The field still has further to climb, the CEO of High Watch Recovery Center says in this video
By the editors of TreatmentMagazine.com
Jerry Schwab knows something about the evolution of addiction treatment. As CEO of High Watch Recovery Center in Kent, Conn., he works in a time capsule of sorts. High Watch, founded in 1939, is the oldest 12-step-based substance use treatment center in the world.
From what Schwab has seen, the addiction treatment and recovery field has made much progress over the years, but its evolution is far from complete. In this video he says, “Addiction is a disease that speaks to you in your own voice. Sometimes you need a little bit more [after treatment] than just some phone numbers and some referral sources and following up on your own. You really need to take someone by the hand and have them be taken care of and supported and a bit managed through the process.”
You can read the full interview with Schwab here and learn his thoughts on a variety of other topics, including the need for better parity in treatment and the value of the 12 steps.
The Brightest Minds in Treatment
Schwab is the latest participant in the Recovery Reimagined series, which is a collaboration between the National Association of Addiction Treatment Providers (NAATP) and TreatmentMagazine.com. By probing some of the most fertile minds in addiction and mental health treatment, we hope to bring new ideas to the fore that can help to transform the space.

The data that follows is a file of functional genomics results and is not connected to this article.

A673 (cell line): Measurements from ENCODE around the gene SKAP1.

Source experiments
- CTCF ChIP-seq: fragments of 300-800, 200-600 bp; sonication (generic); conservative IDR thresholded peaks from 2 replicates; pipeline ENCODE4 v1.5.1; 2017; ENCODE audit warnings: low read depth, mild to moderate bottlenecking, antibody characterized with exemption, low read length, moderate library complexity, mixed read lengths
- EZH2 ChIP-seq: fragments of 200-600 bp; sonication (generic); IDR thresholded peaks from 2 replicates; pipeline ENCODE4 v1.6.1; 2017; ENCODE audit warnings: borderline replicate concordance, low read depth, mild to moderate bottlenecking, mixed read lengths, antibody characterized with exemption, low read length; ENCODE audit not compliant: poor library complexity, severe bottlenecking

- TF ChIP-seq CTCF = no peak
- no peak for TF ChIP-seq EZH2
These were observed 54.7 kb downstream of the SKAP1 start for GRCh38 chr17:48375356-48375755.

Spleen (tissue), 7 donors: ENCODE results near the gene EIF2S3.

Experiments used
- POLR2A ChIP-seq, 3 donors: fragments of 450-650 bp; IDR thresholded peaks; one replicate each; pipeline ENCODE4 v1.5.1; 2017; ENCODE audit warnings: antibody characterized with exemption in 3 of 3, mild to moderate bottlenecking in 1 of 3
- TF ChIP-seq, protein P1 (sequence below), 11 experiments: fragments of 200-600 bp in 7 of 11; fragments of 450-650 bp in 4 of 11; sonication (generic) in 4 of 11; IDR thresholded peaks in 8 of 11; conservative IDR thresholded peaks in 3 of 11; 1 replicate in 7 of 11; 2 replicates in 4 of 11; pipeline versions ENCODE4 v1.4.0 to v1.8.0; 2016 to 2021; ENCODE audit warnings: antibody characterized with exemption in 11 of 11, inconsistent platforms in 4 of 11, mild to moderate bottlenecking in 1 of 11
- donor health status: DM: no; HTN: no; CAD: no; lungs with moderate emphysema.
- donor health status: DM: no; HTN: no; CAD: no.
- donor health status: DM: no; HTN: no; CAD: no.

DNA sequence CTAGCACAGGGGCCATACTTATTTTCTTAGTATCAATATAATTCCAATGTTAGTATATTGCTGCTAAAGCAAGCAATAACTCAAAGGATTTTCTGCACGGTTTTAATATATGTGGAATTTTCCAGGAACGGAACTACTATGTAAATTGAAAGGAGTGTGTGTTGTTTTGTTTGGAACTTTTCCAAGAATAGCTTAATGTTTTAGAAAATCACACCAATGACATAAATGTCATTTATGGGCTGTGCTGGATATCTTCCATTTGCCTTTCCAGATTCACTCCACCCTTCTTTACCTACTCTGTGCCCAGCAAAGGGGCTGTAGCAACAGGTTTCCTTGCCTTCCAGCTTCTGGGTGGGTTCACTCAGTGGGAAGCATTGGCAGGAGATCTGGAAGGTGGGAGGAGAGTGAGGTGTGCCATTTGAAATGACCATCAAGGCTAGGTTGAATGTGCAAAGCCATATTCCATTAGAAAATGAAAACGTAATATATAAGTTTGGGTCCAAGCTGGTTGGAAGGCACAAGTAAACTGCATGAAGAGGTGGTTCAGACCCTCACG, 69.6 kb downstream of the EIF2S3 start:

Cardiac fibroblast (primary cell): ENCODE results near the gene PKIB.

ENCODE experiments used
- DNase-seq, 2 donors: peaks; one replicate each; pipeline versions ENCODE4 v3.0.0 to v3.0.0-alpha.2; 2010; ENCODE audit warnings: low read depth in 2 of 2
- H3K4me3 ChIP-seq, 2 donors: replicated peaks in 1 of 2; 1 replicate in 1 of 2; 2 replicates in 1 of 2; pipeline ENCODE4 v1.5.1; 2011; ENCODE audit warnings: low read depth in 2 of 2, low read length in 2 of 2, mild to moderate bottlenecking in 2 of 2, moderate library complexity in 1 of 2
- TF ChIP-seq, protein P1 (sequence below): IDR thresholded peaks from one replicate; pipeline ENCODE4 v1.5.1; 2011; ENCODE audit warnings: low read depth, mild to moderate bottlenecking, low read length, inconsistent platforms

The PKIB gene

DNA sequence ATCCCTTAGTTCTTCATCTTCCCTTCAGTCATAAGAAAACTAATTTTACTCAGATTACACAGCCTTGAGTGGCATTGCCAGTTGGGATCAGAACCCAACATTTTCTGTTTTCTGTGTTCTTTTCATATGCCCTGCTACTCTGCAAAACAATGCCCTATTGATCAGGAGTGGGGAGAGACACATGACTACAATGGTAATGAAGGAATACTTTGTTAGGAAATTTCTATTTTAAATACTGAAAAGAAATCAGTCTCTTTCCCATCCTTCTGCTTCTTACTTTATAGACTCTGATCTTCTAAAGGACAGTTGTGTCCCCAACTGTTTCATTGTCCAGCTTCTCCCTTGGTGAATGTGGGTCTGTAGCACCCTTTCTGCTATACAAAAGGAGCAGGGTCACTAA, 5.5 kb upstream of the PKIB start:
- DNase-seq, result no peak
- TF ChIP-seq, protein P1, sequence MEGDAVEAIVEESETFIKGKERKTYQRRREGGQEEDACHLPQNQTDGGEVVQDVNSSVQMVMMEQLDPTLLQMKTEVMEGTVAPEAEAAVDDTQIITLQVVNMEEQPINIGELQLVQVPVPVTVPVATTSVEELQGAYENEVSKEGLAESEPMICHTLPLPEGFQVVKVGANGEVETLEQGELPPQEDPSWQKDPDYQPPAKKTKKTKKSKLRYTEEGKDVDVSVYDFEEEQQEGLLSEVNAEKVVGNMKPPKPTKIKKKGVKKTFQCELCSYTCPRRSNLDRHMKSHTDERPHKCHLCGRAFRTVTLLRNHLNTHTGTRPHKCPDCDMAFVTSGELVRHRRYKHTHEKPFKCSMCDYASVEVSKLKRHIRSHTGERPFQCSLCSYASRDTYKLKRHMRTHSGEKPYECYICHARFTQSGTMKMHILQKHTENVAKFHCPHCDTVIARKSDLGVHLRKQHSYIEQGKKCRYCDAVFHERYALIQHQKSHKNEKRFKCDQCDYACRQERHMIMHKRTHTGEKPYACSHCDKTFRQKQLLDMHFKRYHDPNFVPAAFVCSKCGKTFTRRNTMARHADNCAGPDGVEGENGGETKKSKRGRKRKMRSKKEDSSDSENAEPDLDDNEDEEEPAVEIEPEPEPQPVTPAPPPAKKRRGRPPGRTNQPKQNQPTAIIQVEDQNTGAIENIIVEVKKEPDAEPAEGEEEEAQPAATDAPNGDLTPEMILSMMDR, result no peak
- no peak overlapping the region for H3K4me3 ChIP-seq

In addition to Schwab, we have had in-depth discussions with:
- John Kelly, founder of the Recovery Research Institute at Massachusetts General Hospital
- Matt Vogl, executive director of the National Mental Health Innovation Center (NMHIC) at the University of Colorado Anschutz Medical Campus
- Shari Hampton and Ester Nicholson, recovery coaches for the SHE RECOVERS Foundation
- Christina Simos, executive director of Friendly House in Los Angeles
The common thread running through these interviews? Kelly said it well when he Zoomed with us in January of this year: “The first thing that [needs to take place] is greater connectivity between the different stakeholders, all trying to make a difference with these endemic problems related to alcohol and other drug use disorders. What I mean by that is, across these different constituencies and stakeholders—from criminal justice to treatment to medical care to SUD [substance use disorder] treatment to employers and educational systems—getting those people talking to one another.”
Photo: Mitya Ivanov